Every single one, every one, was wrapped in elastic bands. Some had two or three, some seven, eight or even ten. Bland, tan rubber bands. The three of us mutually shrugged somewhere in our bones and started in.
Dozens, then hundreds, of rubber bands snapped and flashed from our fingers. What we found, most delicately wrapped was a quirky collection full of tidbits and memories. The paper, always white, was sometimes sheer, sometimes milky. Strands of fine white sewing thread bound each parcel. All were accompanied by a single slice of notepaper, description aplenty.
“My first cigarette. (1930)”
“A seventh-grade achievement award. (1935)”
“Some fur when my kitten died. (1932)
“My discharge papers from the hospital after my father knocked me down the stairs. (1936)”
“The button from a G.I.’s jacket. (1943)”
“Leaves from a beautiful autumn day. (1938)”
And on. And on. Through her 30’s, 40’s, 60’s and on, she recorded her life by relics and artifacts. A story told by the real pieces left behind.
And so we laughed, my sister, brother and I. We laughed not knowing it was, truly, our last laugh.
The next week, November staring us down, we ventured to tackle the cellar. Stone and dark and damp and wet, we tried to make quick work. Tools, assorted bolts, screws, nuts, plywood and nails, out. Old furniture, bedding, linens and most definitely, clothes, out.
In the far corner was another trunk. We approached it and smirked. O.K. Grandma, here we go again. It stood, a large, very old, leather-strapped, scarred and scraped, trunk. We hauled it from the corner, sliding it to the middle of the room. It was locked, heavily, with no key in sight. We glanced at each other. Robert walked to the other side of the cellar, returning in a few minutes with a hammer and a pinch bar. It took a dozen good strikes until the entire lock mechanism bent and snapped.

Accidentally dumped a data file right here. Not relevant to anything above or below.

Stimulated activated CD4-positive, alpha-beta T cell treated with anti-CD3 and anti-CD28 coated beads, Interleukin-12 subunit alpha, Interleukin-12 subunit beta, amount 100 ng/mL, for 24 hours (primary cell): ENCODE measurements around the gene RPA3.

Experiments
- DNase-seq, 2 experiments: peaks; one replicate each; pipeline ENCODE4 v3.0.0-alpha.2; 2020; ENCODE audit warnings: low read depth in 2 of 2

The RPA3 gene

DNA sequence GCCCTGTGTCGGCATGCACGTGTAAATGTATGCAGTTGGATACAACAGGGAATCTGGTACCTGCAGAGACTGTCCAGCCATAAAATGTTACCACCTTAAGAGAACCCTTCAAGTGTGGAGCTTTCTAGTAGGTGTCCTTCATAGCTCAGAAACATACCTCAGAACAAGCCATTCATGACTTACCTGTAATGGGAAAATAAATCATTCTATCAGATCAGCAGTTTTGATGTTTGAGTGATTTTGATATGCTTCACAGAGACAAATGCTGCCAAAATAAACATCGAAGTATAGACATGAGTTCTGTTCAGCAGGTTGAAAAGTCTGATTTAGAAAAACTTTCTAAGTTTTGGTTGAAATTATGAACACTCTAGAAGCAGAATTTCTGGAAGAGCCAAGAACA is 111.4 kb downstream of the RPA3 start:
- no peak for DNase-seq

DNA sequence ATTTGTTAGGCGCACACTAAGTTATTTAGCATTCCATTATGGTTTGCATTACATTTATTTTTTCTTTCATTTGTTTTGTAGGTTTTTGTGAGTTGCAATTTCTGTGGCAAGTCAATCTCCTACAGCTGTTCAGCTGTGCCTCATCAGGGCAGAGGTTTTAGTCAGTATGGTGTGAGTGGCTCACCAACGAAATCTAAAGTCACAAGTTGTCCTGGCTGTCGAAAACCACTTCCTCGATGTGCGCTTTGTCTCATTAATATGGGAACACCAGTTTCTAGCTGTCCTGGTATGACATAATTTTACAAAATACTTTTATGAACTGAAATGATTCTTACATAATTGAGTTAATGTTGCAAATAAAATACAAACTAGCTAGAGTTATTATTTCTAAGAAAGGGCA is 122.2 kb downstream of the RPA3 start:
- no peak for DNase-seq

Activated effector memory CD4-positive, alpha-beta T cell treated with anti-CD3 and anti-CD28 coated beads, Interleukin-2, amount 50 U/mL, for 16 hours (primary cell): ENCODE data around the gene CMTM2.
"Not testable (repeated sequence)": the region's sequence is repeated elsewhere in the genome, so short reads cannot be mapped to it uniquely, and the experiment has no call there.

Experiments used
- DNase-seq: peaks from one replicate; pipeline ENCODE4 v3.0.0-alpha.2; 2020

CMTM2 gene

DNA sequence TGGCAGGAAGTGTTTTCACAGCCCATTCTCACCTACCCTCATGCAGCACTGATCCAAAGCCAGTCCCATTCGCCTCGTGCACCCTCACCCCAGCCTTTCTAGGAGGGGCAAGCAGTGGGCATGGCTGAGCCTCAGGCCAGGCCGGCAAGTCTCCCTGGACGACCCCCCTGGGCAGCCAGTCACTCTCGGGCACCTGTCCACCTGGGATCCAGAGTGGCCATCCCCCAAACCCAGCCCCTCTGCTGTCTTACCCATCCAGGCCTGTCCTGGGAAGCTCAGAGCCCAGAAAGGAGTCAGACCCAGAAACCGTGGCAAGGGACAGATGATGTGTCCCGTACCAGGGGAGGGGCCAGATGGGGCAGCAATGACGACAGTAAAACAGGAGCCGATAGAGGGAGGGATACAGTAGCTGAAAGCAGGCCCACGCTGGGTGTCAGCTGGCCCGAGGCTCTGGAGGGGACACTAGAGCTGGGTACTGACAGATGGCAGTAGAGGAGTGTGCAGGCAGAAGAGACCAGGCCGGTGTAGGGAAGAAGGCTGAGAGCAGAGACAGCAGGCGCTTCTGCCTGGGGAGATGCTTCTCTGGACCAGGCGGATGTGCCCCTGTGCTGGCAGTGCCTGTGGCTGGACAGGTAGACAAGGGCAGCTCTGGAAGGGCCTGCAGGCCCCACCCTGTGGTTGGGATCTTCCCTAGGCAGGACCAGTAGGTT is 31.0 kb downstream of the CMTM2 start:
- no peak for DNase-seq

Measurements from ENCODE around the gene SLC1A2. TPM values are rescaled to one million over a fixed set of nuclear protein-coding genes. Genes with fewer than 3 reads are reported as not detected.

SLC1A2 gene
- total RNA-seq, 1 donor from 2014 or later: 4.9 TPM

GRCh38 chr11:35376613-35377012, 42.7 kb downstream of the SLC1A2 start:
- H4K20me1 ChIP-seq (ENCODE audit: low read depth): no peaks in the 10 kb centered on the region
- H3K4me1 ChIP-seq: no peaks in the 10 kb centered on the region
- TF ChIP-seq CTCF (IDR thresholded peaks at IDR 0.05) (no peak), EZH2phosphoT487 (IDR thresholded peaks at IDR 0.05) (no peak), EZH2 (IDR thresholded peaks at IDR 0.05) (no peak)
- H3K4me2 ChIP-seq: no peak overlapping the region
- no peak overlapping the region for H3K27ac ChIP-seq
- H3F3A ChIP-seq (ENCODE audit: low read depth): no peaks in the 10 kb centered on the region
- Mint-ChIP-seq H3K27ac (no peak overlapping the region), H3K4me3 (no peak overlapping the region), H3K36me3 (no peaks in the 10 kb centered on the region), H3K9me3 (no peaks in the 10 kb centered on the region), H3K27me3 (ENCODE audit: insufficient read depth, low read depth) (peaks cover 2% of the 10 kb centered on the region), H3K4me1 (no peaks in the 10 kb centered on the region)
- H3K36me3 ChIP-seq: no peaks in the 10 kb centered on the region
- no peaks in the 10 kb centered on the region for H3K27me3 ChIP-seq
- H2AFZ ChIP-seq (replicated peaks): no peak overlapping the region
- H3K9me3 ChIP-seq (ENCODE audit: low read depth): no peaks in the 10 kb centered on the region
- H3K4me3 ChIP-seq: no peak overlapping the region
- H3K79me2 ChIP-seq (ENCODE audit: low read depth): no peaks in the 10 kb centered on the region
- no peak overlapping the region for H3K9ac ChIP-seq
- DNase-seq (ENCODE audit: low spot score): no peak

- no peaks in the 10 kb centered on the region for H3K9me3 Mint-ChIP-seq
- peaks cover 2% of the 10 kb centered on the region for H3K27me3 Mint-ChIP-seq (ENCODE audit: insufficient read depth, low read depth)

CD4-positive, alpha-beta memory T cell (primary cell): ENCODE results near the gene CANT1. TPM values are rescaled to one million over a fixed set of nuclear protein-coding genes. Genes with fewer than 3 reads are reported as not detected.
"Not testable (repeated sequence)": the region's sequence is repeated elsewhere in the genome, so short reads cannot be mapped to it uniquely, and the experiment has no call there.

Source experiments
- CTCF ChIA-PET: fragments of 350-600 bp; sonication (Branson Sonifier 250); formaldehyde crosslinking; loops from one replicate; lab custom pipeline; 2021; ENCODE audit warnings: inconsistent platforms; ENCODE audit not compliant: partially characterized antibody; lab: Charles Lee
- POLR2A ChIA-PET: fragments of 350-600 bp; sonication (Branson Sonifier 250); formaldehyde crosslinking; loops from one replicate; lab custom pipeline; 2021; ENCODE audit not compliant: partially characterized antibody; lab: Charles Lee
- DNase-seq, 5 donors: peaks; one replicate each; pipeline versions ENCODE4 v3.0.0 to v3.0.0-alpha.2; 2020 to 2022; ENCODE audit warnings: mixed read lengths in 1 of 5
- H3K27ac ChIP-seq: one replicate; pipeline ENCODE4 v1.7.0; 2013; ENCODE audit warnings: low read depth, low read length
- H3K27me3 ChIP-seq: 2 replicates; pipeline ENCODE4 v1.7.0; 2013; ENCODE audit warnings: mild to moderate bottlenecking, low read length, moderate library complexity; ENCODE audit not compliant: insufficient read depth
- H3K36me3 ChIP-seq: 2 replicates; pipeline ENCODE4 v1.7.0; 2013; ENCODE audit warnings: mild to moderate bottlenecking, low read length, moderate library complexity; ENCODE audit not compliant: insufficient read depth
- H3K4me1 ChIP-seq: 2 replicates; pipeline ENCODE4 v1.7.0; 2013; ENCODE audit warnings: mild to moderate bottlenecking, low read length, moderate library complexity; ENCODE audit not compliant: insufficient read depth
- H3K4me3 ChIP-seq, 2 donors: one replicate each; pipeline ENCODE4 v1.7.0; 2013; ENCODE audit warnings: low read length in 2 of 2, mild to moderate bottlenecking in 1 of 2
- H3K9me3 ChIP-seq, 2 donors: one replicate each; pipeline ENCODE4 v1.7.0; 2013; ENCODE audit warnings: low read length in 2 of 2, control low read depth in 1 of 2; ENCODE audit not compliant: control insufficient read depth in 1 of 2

Pushing back the lid an acidic smell rose to meet us. Foul, yet dry; cloying and desiccated. The top layer consisted of three ancient blankets, all wool. After that were more of Grandma’s packages.
All enclosed by dozens of rubber bands. Each package, some small, some large, each completely devoured by wormy brown elastic bands. A dozen or so parcels in all. We each grabbed one and began to disentangle. It all smelled bad and the rubber bands flew.
Julia was first to uncover her artifact,
“Ugghh,” she said under her breath. The paper wrapping the item read:
“The ear of the dog that bit me.”
Mine announced, “The pig’s hoof that got in the garden and ate most of our vegetables.”
Robert said, “Jesus!” and then read:
“The eye of the cat that always hissed at me.”
We looked at each other.
“Maman?” Julia asked of the past , “What the hell is this?”
All three of us reached in at the same time. These packages were larger, almost the size of a half loaf of bread.
Elastic bands flew again, white paper was removed from the box. Each of us read aloud in subdued disbelief.
“These are the earrings from the girl who stole my fiancé. And her earlobe.”
“This is a piece of the scalp from a girl who always spread rumors about me.”
“These are two fingers from the boy who hit my brother Simon.”
“This can’t be. It just can’t be,” Julia said. But we each looked into the boxes and every note proved true. For minutes the three of us just held our own, deep in thought, meandering the cellar.
“Let’s take one more look and we’ll leave. For now,” she continued.
We never truly agreed but moved in unison toward the trunk. Peering over its side we all stared as if watching harder would give us x-ray vision.
Robert said, “The large one. Let’s get this over.”
Elastic bands, large, thick and much longer bound this box. We pried them off, working together. Finally, the filigree wrapping paper revealed a tiny slip of paper. I reached and it slipped through my fingers floating to the floor. Julia reached down, grasped the sides of the box and lifted. The paper found my fingertips.
“Oh my God,” Julia whispered.
“No, no, God, no!” Robert’s voice rose.
The paper said:
“My father’s head.”